How to tell that spring is here

Published 6:48 pm Friday, April 19, 2019


Life with a Smile

You can’t trust the calendar to tell you when spring starts in Kentucky. Mother Nature doesn’t believe in arriving on a set schedule in the Bluegrass State. But despite her best efforts at playing coy, there are ways to know that we’ve crossed that seasonal threshold, tiptoeing out of winter and into spring.

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I know it’s spring when the ambient color scheme of the world suddenly goes berserk. Overnight, the browns and greys of winter morph into electric green and that delightfully shocking purple, unique to redbuds in bloom. I passed a house the other day whose front yard was completely covered in a multi-hued carpet of flocks. I swear that yard was barren a week ago.

This year, my front yard is full of tiny purple violets. Their arrival feels like a magic trick because I cannot remember them being there last year. But where on earth (as it were) could thousands of flowers have come from over the course of the winter? I am puzzled, but delighted — and also possibly bad at remembering details from previous years’ gardening adventures.

And speaking of gardens I know that it’s spring because things are growing in mine. Despite the heavy footballs of exuberant children and my tendency to bury seeds too deeply in the ground, my snap peas have sprouted and my strawberry plants are cheerfully running amok. Even the raspberry canes that got “weeded” by a helpful child seem to be holding their own, now that they’ve been rescued and re-planted.

When you’re standing outside, you can smell spring. Sometimes it smells like a neighbor grilling hamburgers (yay) and sometimes it smells like fresh mulch in the flowerbed (ewww) but either way, it’s a sign of the season. I personally love the smell of freshly-mown grass, but unfortunately you only get that smell when you mow your lawn.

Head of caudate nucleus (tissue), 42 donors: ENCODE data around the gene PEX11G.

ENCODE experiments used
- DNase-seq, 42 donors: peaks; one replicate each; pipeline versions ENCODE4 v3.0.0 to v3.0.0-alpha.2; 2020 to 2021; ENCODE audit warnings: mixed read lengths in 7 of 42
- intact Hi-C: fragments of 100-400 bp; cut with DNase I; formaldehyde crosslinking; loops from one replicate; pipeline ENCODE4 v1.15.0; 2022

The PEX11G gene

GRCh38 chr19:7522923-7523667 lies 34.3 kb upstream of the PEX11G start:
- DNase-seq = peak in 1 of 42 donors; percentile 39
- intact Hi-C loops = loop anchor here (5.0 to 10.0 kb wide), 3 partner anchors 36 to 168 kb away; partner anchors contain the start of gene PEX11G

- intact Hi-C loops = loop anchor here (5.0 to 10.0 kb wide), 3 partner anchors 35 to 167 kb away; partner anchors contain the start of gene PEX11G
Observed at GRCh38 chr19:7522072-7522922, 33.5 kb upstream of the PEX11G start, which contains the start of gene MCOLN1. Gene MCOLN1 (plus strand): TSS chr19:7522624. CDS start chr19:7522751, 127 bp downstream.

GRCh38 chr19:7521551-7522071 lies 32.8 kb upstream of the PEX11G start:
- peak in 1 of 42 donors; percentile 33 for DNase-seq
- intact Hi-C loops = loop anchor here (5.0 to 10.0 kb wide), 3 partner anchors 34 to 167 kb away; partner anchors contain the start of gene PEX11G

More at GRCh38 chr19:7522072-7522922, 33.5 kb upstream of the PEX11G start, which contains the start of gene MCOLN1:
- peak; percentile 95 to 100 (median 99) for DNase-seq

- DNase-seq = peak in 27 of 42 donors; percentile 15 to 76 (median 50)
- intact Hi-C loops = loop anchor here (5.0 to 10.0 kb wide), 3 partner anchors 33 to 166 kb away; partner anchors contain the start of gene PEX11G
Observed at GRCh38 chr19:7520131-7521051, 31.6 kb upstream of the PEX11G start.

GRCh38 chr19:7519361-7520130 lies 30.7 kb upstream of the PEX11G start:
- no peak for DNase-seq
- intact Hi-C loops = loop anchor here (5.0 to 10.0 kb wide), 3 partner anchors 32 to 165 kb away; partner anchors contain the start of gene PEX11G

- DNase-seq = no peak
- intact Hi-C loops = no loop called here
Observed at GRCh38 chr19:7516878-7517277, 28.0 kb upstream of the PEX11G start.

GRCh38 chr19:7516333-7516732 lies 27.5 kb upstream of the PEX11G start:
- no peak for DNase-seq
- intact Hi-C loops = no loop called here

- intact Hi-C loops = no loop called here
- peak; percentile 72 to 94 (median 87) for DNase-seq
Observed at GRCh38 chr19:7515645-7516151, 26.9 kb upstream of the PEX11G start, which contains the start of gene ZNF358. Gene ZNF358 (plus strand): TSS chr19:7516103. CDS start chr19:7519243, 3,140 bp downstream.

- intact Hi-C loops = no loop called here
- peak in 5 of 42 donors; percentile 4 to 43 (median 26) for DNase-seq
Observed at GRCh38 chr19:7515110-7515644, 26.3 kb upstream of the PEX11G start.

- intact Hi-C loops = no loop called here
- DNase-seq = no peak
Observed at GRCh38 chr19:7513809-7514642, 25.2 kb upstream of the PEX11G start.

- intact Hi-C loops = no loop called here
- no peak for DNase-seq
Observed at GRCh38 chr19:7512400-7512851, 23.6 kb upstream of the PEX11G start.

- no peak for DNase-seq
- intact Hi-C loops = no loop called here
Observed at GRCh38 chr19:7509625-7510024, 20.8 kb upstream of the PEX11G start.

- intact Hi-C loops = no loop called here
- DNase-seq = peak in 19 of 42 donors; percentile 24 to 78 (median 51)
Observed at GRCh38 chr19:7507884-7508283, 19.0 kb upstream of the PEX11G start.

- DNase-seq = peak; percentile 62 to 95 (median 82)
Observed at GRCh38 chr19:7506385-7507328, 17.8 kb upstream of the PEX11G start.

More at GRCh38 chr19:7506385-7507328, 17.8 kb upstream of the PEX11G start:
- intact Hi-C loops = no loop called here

Which brings me to my next observation — you know it’s spring when you reluctantly haul the lawn mower out of the garage, dust if off, sprinkle it with holy water and pray that it starts after its winter hibernation. Mine hasn’t been too excited to return to duty, but in fairness it could be picking up on my reluctance to return to lawn-care maintenance.

In my defense, the grass is always wet. Always. Even when I am quite sure it hasn’t rained in several days. Ah, Kentucky humidity. I love you so. My mower, on the other hand, wants no part of the long squishy grass scene and regularly clogs up and stops working.

Thus, let’s add “the sound of heartfelt cursing” to our telltale markers of spring. Or maybe that’s just at our house.

Perhaps a more universally acknowledged sound-of-spring is that of kids playing outside. This may be one of my favorite ways to tell that the seasons have changed. Although this winter was pretty mild and my kids are pretty hearty, their outdoor activity naturally ratchets up as the weather improves. One afternoon this week, I peeked out the window to see all three of them arrayed in the driveway. My son was sprawled on his stomach doing homework; my older daughter was building with Legos she had carried outside; my youngest rode her tricycle up and down the drive.

On a sunny Saturday afternoon, it’s not unusual to find an entire pack of children playing in the yard. It doesn’t have to be my yard. Sometimes the neighborhood posse takes advantage of yards with trampolines or heads to the park en masse, the bigger ones racing each other on bicycles while the younger kids walk or ride scooters, shrieking at their older siblings to wait up.

We’ve been eating dinner outside, too, taking advantage of this small, beautiful window of time when the temperature is warm and the bugs are still waking up. By mid summer, the heat and the mosquitoes will chase us back inside to the sanctity of an air-conditioned room for meals, so you know it’s spring when we’re dining al fresco.

You can feel spring in the air the moment you step outside. Sometimes it’s because the pollen assaults your sinuses but more often it’s the feeling of sunshine after the chill — or even the prickle in the air of a rainstorm brewing. Sometimes I just stand in my backyard, taking in all the sights, sounds, smells and sensations.

There’s no hiding it anymore. Spring is here!